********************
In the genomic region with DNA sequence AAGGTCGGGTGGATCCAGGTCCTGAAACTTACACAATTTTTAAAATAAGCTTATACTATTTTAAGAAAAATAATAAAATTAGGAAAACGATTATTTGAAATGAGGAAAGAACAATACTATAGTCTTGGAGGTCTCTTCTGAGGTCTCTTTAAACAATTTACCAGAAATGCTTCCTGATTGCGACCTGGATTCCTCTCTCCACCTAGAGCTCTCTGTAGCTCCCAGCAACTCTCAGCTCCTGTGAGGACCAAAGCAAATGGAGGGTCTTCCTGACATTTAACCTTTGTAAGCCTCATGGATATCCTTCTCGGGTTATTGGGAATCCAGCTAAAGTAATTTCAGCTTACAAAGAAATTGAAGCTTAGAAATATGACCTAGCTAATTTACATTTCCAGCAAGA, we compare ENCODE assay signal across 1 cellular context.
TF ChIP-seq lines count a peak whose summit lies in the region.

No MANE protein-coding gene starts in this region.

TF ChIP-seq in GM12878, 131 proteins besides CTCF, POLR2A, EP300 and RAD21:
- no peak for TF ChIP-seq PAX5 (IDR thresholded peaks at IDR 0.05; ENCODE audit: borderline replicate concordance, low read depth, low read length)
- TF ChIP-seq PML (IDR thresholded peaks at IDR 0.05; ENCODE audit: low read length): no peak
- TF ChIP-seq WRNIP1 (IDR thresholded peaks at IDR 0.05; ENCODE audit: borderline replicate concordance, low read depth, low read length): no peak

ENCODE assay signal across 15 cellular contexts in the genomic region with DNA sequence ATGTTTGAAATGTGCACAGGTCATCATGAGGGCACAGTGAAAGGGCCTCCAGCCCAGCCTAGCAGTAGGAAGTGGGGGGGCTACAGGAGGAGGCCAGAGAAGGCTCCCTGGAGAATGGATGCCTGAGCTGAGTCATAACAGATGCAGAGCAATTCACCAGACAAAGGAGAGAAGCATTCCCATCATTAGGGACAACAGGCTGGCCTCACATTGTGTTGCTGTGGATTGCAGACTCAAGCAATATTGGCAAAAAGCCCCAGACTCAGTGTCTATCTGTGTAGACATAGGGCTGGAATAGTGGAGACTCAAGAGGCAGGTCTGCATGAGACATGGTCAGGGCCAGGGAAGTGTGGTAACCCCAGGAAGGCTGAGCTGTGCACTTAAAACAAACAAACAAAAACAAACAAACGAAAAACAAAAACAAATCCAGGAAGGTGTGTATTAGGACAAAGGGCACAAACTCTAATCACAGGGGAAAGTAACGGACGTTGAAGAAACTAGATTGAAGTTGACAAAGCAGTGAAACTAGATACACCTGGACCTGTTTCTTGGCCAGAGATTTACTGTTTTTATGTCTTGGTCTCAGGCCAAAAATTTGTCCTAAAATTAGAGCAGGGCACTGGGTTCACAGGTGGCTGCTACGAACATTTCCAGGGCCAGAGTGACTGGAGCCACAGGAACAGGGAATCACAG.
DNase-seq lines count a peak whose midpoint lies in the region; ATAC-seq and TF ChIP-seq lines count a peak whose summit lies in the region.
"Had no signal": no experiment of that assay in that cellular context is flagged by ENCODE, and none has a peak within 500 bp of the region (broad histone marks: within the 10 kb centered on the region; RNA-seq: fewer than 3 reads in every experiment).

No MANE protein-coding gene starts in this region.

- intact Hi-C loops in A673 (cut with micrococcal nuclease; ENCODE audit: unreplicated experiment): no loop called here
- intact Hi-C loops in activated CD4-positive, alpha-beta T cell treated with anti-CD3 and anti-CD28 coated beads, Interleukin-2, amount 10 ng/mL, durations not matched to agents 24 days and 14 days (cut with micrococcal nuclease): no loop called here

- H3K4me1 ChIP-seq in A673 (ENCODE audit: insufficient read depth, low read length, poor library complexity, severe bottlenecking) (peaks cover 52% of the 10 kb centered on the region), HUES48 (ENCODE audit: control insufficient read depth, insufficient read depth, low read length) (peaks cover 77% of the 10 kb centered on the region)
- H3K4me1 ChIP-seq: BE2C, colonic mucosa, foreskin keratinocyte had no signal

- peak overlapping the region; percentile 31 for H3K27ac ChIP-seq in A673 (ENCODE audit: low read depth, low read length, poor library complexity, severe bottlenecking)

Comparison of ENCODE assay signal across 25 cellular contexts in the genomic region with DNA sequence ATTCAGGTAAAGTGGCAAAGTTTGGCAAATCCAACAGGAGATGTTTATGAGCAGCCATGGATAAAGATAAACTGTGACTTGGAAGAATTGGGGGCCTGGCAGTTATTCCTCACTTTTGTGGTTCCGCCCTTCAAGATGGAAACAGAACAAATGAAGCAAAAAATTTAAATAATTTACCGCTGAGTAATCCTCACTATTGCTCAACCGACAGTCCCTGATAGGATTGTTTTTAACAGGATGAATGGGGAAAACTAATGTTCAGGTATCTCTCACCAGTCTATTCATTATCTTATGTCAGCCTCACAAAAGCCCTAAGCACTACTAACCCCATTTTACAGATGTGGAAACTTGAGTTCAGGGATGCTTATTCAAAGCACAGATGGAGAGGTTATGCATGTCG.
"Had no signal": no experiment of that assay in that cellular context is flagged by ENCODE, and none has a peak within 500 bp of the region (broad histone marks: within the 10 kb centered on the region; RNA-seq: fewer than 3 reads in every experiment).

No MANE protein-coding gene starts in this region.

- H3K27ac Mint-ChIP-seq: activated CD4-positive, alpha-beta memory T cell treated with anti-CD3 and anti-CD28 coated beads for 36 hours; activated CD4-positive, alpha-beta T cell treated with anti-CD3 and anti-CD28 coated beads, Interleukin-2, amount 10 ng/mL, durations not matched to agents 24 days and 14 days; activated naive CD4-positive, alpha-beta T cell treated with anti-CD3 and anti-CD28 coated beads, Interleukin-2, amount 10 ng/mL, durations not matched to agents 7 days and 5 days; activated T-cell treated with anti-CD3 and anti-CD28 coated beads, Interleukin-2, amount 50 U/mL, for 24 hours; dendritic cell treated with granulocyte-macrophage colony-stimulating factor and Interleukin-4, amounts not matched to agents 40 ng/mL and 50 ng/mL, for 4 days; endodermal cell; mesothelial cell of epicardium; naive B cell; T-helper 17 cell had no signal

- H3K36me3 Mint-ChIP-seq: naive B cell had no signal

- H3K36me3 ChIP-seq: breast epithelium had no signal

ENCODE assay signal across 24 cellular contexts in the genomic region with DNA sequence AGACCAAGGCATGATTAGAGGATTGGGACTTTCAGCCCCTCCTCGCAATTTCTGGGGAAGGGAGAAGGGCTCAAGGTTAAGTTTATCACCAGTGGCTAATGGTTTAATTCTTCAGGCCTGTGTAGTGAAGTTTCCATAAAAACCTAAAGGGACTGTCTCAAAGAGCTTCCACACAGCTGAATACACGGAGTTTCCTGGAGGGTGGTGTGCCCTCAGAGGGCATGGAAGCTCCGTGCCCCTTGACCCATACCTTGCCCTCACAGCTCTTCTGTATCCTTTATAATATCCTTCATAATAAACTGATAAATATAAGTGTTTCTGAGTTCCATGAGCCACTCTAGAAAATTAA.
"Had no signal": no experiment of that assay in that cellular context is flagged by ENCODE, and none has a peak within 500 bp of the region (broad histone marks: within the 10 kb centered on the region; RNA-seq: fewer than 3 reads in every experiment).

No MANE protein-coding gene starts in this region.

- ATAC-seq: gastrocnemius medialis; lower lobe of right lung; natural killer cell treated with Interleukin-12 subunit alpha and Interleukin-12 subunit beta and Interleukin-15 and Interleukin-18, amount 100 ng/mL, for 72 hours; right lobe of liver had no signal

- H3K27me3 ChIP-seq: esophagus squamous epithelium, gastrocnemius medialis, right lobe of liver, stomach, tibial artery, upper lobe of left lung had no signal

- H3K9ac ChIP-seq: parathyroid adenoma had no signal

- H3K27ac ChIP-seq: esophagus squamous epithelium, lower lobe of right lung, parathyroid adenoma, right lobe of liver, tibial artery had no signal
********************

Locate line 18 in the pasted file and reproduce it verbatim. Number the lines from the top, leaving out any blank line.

"Had no signal": no experiment of that assay in that cellular context is flagged by ENCODE, and none has a peak within 500 bp of the region (broad histone marks: within the 10 kb centered on the region; RNA-seq: fewer than 3 reads in every experiment).